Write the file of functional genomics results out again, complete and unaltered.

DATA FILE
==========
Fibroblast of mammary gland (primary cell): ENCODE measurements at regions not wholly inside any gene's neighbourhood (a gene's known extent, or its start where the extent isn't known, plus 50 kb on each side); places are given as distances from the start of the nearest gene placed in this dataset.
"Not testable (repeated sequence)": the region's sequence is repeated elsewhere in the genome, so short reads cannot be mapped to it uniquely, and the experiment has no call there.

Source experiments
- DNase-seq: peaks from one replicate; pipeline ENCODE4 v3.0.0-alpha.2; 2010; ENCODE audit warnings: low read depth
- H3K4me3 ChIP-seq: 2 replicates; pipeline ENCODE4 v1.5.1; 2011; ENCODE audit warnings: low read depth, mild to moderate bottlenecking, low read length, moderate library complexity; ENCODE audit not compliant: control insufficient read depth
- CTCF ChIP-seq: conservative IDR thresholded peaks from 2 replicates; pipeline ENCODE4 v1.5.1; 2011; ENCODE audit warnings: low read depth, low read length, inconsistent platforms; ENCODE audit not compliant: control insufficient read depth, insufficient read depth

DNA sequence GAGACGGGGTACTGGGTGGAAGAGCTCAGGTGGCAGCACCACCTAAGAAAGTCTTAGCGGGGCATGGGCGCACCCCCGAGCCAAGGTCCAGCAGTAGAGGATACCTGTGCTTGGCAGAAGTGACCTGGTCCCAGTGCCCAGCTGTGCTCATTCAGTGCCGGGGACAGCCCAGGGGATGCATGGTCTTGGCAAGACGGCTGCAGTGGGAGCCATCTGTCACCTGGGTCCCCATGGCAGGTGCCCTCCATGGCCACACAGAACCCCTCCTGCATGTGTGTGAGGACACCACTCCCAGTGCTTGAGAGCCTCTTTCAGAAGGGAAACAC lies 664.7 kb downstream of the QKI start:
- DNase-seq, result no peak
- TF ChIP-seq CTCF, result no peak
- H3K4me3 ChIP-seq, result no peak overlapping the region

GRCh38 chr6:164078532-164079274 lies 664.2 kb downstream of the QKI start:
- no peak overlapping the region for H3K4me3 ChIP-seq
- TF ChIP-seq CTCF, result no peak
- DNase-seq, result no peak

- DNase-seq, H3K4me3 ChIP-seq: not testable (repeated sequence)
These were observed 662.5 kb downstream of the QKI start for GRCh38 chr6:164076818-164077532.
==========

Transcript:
Fibroblast of mammary gland (primary cell): ENCODE measurements at regions not wholly inside any gene's neighbourhood (a gene's known extent, or its start where the extent isn't known, plus 50 kb on each side); places are given as distances from the start of the nearest gene placed in this dataset.
"Not testable (repeated sequence)": the region's sequence is repeated elsewhere in the genome, so short reads cannot be mapped to it uniquely, and the experiment has no call there.

Source experiments
- DNase-seq: peaks from one replicate; pipeline ENCODE4 v3.0.0-alpha.2; 2010; ENCODE audit warnings: low read depth
- H3K4me3 ChIP-seq: 2 replicates; pipeline ENCODE4 v1.5.1; 2011; ENCODE audit warnings: low read depth, mild to moderate bottlenecking, low read length, moderate library complexity; ENCODE audit not compliant: control insufficient read depth
- CTCF ChIP-seq: conservative IDR thresholded peaks from 2 replicates; pipeline ENCODE4 v1.5.1; 2011; ENCODE audit warnings: low read depth, low read length, inconsistent platforms; ENCODE audit not compliant: control insufficient read depth, insufficient read depth

DNA sequence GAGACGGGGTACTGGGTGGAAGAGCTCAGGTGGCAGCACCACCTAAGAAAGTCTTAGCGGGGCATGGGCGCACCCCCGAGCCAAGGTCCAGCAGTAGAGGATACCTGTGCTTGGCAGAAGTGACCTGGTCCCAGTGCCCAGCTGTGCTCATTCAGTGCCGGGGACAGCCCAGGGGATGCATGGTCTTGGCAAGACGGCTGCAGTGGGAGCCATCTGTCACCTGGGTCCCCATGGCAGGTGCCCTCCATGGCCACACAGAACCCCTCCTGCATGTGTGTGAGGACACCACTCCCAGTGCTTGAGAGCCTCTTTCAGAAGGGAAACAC lies 664.7 kb downstream of the QKI start:
- DNase-seq, result no peak
- TF ChIP-seq CTCF, result no peak
- H3K4me3 ChIP-seq, result no peak overlapping the region

GRCh38 chr6:164078532-164079274 lies 664.2 kb downstream of the QKI start:
- no peak overlapping the region for H3K4me3 ChIP-seq
- TF ChIP-seq CTCF, result no peak
- DNase-seq, result no peak

- DNase-seq, H3K4me3 ChIP-seq: not testable (repeated sequence)
These were observed 662.5 kb downstream of the QKI start for GRCh38 chr6:164076818-164077532.